In more than a six decade-long phenomenal career, Anna Arnold Hedgeman was a civil rights activist, educator, and writer, but most profoundly, a lifelong advocate for justice and equality. Anna Arnold Hedgeman was the only woman on the executive committee for the March on Washington for Jobs and Freedom in 1963, a crucial part of the civil rights movement.
Anna Arnold was born on July 5, 1899, in Marshalltown, Iowa. She grew up in Anoka, Minnesota, where her family was the only Black family in town. Arnold’s father taught her the importance of hard work and a good education. After graduating from high school in 1918, Arnold attended Hamline University, a Methodist institution in Minnesota, and received a bachelor’s degree in English in 1922. She was the first Black graduate of Hamline University.
Inspired by the work of W. E. B. Du Bois, post-college, Arnold began her teaching career at Rust College, a historically Black college in Mississippi. During her two years at Rust, she experienced racial discrimination, which ignited her to advocate for the civil rights movement. Later, she served as an executive director of the Young Women’s Christian Association’s branch in several states—New Jersey, Ohio, New York, and Pennsylvania—for more than a decade. Arnold married Merritt Hedgeman in 1936.
In 1944, Anna Arnold Hedgeman worked in the National Council for a Permanent Fair Employment Practices Commission (FEPC) as an executive director, where she focused on employment discrimination. She also worked at Howard University, a historically Black university in Washington, D.C., as an assistant dean of women. In 1948, Hedgeman started working as an executive director of President Harry Truman’s re-election campaign. Following her remarkable contributions to Truman’s presidential campaign, Hedgeman served in the Department of Health, Education, and Welfare in the Truman administration. She was also appointed to New York City Mayor Robert F. Wagner, Jr.’s Cabinet in 1954. She was the first Black woman to serve in the New York City mayoral Cabinet. After eight years of holding the Cabinet position and working for Black constituents in New York City, Hedgeman also ran for Congress from the East Bronx and for New York City Council president, in 1960 and 1965 respectively.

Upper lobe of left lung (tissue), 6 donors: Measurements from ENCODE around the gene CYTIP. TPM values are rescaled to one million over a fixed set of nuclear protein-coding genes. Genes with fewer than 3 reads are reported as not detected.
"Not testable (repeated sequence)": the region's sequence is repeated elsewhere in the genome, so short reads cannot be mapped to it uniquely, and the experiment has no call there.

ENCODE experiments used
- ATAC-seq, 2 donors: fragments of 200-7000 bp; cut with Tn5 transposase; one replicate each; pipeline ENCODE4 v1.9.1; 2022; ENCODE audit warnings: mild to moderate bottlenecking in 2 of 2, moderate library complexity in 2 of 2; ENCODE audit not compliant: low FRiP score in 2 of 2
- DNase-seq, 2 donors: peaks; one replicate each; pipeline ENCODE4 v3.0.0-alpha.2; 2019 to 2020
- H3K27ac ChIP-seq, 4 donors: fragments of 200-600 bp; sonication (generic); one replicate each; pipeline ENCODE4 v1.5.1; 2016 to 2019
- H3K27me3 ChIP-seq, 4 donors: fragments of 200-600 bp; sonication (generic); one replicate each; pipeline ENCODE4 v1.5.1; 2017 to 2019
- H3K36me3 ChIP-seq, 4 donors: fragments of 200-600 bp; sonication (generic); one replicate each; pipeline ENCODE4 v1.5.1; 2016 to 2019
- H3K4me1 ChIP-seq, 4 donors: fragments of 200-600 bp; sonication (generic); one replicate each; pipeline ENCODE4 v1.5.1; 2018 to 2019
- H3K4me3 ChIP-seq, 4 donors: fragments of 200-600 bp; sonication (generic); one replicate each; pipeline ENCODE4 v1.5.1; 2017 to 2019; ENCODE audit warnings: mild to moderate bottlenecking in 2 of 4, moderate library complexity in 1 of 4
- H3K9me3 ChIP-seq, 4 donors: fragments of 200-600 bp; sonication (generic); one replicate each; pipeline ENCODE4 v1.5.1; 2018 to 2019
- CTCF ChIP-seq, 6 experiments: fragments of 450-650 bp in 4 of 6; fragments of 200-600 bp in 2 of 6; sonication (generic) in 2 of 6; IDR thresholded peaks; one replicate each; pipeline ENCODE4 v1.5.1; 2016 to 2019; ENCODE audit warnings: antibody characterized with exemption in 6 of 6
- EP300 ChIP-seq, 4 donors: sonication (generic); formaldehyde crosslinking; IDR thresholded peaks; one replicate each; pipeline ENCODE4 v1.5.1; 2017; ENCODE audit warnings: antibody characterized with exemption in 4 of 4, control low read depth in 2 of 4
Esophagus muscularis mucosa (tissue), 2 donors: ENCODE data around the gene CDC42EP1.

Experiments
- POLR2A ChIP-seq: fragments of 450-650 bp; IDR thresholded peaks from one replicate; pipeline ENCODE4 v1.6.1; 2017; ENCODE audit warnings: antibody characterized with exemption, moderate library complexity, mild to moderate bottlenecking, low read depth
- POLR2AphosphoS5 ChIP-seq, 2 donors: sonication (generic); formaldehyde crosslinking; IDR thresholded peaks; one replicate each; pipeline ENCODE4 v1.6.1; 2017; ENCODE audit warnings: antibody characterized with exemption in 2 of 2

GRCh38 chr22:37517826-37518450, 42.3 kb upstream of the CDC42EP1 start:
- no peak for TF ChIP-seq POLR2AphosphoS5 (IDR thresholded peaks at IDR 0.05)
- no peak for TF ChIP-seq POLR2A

In 1963, Hedgeman recruited more than 40,000 people to join the March on Washington through her position at the National Council of Churches. That day in Washington, Dr. Martin Luther King, Jr. delivered his “I Have a Dream” speech. Along with civil rights organizers, including the Big Six, Hedgeman was one of the lead organizers in the monumental 1963 March in the nation’s capital. She was the only woman on the planning committee for the March. A firm believer in the power of empathy and compassion, Anna Arnold Hedgeman wrote, “Perhaps it is our mission to make clear that hate destroys and that love can bring wholeness to mankind,” in her memoir, The Trumpet Sounds: A Memoir of Negro Leadership, published in 1964.
Anna Arnold Hedgeman was one of the co-founders of the National Organization for Women as well as Hedgeman Consultant Services, with her husband. Including many awards, she received honorary doctorate degrees from her alma mater, Hamline University, and Howard University. She also published her second memoir, The Gift of Chaos: Decades of American Discontent, in 1977. Hedgeman continued to champion for rights till her last breath. She passed away on January 17, 1990, at the age of 90, in Harlem, New York.
Hedgeman is one of the many pioneering Black women who contributed their life advocating for democracy, women’s rights and civil rights. Learn and celebrate the life of the many unsung Black women, such as Anna Arnold Hedgeman, Jane Bolin, and Anna Julia Cooper, in our Black History Month celebration on February 28. You can register here for the event!